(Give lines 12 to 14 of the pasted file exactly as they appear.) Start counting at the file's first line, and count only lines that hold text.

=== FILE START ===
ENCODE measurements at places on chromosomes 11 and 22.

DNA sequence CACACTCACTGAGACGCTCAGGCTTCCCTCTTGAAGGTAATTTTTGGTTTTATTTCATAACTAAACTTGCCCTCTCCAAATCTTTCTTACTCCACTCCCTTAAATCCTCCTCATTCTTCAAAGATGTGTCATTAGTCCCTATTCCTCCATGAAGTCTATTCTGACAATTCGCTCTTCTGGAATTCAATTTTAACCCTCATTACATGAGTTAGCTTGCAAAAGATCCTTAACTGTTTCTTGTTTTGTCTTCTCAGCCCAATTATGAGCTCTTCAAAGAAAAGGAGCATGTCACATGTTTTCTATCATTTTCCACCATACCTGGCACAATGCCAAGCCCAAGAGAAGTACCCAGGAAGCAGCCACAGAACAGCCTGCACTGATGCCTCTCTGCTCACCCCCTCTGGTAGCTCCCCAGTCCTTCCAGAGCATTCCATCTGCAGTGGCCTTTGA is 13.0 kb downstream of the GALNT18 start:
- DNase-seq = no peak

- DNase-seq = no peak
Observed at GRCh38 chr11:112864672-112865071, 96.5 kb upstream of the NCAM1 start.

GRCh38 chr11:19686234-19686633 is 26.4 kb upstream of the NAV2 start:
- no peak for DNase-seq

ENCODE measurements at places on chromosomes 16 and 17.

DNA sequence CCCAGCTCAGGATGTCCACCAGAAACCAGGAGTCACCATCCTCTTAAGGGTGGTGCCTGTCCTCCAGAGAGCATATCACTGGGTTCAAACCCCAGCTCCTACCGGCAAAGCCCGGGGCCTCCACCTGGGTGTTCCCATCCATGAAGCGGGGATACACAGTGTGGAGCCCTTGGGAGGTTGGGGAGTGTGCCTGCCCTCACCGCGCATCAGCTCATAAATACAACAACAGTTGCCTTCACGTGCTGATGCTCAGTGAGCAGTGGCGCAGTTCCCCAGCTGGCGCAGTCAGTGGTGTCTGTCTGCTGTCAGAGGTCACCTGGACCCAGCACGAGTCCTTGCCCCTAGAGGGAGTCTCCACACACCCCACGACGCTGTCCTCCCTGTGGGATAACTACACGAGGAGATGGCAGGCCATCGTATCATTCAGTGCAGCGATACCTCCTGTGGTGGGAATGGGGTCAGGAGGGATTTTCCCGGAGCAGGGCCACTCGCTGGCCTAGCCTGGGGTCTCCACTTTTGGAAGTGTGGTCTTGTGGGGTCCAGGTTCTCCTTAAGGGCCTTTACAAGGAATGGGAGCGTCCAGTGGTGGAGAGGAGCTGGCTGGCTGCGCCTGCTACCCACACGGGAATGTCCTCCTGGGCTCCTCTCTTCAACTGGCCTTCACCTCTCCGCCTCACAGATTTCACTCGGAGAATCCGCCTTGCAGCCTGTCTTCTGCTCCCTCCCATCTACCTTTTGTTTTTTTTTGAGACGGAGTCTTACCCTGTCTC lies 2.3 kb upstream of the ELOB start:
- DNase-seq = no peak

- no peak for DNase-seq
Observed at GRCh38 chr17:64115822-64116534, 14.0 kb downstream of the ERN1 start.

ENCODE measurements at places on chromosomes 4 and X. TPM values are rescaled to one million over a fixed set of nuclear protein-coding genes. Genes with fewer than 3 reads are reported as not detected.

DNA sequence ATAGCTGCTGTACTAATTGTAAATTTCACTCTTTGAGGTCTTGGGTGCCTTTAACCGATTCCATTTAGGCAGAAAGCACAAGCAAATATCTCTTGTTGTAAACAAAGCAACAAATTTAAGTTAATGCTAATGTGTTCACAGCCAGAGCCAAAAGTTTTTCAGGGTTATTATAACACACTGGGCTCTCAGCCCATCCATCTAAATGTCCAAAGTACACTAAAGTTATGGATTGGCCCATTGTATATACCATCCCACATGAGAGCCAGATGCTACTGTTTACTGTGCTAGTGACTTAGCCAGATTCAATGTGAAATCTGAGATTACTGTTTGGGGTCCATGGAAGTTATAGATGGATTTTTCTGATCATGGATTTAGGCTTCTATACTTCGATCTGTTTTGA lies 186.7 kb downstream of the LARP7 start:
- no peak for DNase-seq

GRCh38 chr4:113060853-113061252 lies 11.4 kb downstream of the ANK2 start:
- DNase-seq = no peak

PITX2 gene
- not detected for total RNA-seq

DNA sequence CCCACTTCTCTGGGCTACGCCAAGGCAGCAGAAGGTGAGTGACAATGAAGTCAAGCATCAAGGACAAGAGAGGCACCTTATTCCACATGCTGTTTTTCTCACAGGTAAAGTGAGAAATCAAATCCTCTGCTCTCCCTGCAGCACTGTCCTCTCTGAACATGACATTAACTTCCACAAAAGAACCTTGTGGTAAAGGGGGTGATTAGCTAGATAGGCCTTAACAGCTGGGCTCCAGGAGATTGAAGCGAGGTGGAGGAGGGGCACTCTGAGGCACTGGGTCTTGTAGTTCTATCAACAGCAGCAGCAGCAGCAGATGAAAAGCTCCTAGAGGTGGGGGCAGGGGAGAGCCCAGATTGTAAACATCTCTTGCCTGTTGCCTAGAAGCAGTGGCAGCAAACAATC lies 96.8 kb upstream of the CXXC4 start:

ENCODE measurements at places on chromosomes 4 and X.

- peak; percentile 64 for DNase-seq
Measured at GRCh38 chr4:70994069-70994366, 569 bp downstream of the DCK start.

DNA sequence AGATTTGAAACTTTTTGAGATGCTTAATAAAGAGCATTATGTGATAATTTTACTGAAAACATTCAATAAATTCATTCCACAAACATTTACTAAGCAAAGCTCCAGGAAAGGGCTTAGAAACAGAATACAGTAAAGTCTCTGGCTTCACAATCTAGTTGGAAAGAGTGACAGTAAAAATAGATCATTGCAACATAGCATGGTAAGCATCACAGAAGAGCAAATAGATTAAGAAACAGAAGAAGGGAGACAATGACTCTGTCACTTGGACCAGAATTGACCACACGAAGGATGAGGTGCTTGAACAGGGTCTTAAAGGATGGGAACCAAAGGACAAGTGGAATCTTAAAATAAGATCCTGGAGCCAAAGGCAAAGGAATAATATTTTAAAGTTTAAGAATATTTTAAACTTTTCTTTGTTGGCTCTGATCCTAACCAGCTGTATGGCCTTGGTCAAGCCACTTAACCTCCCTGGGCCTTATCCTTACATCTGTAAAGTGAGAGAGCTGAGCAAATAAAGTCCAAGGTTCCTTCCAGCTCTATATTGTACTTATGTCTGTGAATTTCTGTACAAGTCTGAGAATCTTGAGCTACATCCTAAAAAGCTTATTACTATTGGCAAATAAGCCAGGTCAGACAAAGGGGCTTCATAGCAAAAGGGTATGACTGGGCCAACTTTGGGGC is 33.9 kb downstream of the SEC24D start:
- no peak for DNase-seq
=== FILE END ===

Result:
Observed at GRCh38 chr17:64115822-64116534, 14.0 kb downstream of the ERN1 start.

ENCODE measurements at places on chromosomes 4 and X. TPM values are rescaled to one million over a fixed set of nuclear protein-coding genes. Genes with fewer than 3 reads are reported as not detected.

DNA sequence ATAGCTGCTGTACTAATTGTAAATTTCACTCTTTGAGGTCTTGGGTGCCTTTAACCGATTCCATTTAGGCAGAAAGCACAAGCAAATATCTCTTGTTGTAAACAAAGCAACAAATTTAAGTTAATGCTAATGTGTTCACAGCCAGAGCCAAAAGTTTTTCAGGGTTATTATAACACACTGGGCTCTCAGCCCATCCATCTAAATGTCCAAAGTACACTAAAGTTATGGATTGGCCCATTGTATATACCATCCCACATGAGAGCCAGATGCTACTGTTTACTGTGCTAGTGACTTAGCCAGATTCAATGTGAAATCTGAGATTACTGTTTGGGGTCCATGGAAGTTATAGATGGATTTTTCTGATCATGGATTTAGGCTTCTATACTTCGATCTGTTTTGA lies 186.7 kb downstream of the LARP7 start: